(many a great record has been inspired by bullying. “The Killing Of Georgie”, for instance. Not sure what’s up with the CD above, but I’m sure someone likes it)
I’m gonna go way out on a limb and predict Roger Clemens’ best outing of 2007 — an 8 inning, 2 hit, 4 K performance in the Yankees’ 5-1 win over Minnesota , the Rocket’s 350th career win — might be just enough to knock Cynthia Rodriguez off the back pages tomorrow morning. But if you’re feeling nostalgic for a smidgeon of Bronx soap opera action circa 1991, The Times Herald-Record’s Mike Geffner is your go-to guy.
When news came out last week that former Yankee Mel Hall, 46, was arrested in Texas for allegedly sexually assaulting two girls under the age of 17 in the late ’90s, when he was coaching them on a basketball team, it brought back bad memories for me.
Hall, who was all swaggering testosterone during his days here between 1989 and 1992, remains one of my least favorite Yankees of all the ones I’ve covered.
He was self-absorbed to the nth degree, scary (he reportedly once smuggled a loaded gun into the Yankee clubhouse), mean-spirited and a total bully.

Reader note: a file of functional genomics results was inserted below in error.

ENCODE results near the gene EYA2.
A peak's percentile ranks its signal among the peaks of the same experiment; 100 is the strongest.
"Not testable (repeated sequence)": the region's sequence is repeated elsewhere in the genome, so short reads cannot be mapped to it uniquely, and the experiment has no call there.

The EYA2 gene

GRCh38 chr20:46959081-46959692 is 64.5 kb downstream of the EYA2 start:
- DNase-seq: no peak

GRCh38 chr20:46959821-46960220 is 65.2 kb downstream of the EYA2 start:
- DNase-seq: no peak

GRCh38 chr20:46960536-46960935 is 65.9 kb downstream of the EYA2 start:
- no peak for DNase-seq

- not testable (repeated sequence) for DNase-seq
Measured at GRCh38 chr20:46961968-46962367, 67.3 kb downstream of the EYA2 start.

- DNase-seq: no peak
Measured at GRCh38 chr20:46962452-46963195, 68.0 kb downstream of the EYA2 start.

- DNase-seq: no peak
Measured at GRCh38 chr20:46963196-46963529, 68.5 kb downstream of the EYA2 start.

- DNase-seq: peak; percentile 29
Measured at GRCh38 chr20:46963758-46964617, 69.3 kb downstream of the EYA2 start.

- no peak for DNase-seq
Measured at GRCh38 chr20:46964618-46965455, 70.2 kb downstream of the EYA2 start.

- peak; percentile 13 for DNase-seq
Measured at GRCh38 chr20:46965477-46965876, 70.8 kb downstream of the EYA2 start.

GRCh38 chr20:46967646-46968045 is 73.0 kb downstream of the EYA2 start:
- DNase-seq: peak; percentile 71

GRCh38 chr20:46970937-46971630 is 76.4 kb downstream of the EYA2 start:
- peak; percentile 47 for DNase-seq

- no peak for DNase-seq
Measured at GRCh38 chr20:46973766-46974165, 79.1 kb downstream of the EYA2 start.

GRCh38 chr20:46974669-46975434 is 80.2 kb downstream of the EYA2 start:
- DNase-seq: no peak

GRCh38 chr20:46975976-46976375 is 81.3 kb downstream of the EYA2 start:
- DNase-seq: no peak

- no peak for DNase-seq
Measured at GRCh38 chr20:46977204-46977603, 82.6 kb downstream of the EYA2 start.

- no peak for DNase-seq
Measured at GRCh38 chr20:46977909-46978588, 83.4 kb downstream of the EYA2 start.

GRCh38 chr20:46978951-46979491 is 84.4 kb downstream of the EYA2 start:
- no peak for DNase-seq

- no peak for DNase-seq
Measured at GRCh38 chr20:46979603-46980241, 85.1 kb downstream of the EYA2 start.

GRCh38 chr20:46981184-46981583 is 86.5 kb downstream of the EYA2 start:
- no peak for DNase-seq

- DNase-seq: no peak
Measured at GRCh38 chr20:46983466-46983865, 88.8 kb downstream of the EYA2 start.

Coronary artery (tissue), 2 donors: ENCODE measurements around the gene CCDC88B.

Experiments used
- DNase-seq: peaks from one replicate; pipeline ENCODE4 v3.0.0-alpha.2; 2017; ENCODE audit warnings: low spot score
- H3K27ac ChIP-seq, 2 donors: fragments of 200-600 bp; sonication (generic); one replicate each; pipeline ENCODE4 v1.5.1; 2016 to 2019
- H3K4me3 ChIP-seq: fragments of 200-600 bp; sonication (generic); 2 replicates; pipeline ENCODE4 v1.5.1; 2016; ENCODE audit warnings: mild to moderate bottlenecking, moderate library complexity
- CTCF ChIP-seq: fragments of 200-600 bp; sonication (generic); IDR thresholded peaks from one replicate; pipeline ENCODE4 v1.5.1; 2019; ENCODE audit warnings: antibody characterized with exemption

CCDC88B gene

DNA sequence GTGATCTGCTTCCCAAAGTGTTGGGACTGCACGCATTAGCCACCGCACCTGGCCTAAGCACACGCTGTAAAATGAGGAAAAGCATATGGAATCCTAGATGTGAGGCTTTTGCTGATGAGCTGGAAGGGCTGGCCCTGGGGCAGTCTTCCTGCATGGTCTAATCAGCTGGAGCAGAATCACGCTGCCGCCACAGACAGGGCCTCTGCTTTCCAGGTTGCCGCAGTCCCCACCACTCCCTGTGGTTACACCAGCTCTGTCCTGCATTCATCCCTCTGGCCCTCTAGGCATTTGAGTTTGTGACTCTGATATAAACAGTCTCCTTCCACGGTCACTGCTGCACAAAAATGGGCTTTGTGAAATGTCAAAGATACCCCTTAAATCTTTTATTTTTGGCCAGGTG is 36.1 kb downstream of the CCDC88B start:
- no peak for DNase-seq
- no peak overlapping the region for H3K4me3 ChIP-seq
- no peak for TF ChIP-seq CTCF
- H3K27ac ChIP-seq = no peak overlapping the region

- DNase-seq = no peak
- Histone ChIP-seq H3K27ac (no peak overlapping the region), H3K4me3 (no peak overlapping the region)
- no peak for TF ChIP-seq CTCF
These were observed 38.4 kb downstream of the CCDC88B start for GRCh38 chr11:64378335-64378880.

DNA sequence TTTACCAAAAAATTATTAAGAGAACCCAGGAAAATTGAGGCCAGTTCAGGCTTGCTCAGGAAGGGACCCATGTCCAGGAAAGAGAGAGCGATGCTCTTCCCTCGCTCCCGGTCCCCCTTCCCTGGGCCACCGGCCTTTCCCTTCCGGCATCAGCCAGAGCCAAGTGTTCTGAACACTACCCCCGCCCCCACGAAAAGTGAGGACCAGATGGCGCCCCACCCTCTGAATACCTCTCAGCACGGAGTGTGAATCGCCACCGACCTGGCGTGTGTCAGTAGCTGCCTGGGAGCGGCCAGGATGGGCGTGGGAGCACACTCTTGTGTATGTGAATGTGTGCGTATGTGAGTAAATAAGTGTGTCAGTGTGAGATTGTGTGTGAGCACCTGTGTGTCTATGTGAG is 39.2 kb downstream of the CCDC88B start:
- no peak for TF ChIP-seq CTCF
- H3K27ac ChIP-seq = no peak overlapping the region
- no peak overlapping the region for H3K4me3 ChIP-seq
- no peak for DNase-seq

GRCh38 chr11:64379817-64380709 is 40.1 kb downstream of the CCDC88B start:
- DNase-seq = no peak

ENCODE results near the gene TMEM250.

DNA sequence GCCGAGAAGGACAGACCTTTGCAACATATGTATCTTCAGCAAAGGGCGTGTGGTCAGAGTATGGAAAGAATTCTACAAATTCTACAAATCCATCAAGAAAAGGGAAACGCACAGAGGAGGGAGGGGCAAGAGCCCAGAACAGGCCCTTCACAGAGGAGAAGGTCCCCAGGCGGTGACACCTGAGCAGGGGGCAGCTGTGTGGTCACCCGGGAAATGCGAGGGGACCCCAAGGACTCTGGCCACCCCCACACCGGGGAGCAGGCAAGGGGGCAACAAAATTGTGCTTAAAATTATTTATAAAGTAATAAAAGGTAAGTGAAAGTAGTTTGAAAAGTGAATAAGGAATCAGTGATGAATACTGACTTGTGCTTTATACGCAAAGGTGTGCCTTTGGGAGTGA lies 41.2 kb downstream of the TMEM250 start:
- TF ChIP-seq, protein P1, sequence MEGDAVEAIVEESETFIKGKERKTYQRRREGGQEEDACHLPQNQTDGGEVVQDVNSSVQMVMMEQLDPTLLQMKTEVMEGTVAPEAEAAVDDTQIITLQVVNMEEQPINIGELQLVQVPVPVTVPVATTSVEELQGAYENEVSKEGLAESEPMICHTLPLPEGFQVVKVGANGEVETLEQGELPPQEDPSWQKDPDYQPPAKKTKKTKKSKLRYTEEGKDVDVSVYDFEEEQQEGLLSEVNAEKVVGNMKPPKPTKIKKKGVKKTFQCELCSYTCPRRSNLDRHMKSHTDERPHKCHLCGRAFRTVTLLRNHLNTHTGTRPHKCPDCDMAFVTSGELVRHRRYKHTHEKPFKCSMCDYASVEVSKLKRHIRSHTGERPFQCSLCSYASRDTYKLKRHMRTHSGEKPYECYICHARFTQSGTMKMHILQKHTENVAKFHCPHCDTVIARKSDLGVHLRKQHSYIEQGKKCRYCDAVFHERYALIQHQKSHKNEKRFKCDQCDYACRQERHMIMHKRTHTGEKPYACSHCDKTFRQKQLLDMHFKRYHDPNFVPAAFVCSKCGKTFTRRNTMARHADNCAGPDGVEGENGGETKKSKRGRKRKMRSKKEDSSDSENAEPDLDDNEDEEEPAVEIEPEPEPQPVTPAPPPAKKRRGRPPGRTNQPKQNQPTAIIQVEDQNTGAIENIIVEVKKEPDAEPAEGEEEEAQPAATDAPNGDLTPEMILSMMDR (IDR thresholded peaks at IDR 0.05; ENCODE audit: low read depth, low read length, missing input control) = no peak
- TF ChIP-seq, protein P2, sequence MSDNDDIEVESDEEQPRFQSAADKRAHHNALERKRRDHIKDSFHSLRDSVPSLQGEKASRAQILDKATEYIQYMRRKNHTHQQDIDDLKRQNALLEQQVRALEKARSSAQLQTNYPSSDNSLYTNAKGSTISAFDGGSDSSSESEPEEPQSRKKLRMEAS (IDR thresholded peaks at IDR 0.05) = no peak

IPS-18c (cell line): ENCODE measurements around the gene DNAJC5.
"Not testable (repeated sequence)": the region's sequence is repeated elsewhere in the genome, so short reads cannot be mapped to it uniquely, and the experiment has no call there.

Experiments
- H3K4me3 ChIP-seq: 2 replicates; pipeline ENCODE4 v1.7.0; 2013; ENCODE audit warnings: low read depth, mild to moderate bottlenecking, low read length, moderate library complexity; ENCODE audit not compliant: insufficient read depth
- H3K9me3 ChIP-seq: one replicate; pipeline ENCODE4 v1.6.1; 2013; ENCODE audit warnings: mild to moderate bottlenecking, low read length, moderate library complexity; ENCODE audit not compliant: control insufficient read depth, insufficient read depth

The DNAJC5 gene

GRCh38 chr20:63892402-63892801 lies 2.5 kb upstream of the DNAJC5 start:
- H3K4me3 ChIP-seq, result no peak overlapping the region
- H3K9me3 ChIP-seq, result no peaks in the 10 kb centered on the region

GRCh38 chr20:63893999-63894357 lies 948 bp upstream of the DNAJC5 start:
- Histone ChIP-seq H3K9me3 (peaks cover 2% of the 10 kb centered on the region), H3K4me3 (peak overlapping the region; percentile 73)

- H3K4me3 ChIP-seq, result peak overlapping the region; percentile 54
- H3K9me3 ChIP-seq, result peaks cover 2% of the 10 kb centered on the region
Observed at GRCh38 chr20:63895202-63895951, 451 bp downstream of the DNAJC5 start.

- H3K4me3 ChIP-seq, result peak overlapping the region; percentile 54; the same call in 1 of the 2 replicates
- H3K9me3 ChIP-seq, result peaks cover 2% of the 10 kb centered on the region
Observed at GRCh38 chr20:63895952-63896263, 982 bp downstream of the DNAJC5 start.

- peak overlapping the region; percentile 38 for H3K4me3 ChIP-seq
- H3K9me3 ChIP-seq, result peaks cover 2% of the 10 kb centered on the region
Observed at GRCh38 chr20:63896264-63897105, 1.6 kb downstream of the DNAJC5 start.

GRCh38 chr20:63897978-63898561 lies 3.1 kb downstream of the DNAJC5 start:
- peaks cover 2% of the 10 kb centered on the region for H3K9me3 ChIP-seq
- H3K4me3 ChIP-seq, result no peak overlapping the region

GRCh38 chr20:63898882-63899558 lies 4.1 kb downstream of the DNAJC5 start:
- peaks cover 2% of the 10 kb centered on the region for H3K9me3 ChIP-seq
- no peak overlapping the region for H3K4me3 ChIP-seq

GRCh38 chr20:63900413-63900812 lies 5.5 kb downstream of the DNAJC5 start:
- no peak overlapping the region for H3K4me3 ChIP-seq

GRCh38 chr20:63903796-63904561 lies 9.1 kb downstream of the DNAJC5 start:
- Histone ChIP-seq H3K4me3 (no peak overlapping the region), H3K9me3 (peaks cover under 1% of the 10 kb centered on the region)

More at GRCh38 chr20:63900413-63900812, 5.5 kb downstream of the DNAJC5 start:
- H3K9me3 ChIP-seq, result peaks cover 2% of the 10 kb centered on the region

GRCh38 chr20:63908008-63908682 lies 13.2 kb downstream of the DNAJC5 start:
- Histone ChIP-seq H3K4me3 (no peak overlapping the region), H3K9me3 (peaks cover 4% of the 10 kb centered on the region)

His bullying, in fact, was often directed at a rookie outfielder named Bernie Williams. In 1991, he absolutely terrorized Bernie.
He made jokes about Bernie behind his back, as well as right to his face, and always in front of all the players, mostly pricking at Williams’ apparent lack of baseball instincts. “How do you score Bernie Williams from third base?” Hall once said in the middle of the clubhouse, grinning like crazy, waiting to throw his wicked punch-line. “Hit a triple.”
One time, after a particularly rough verbal assault on him by Hall, Bernie simply couldn’t take it anymore, finding a secluded spot and crying his eyes out.
The Yankees manager at the time, Stump Merrill, eventually had to order Hall into four closed-door meetings because of this, threatening to release him if he didn’t stop harassing the young crown jewel of the organization; Hall countered by demanding a trade.
“I knew that Bernie was the future of this club,” Merrill told me years later, “while Hall was nothing but a player of the moment, here today, gone tomorrow.”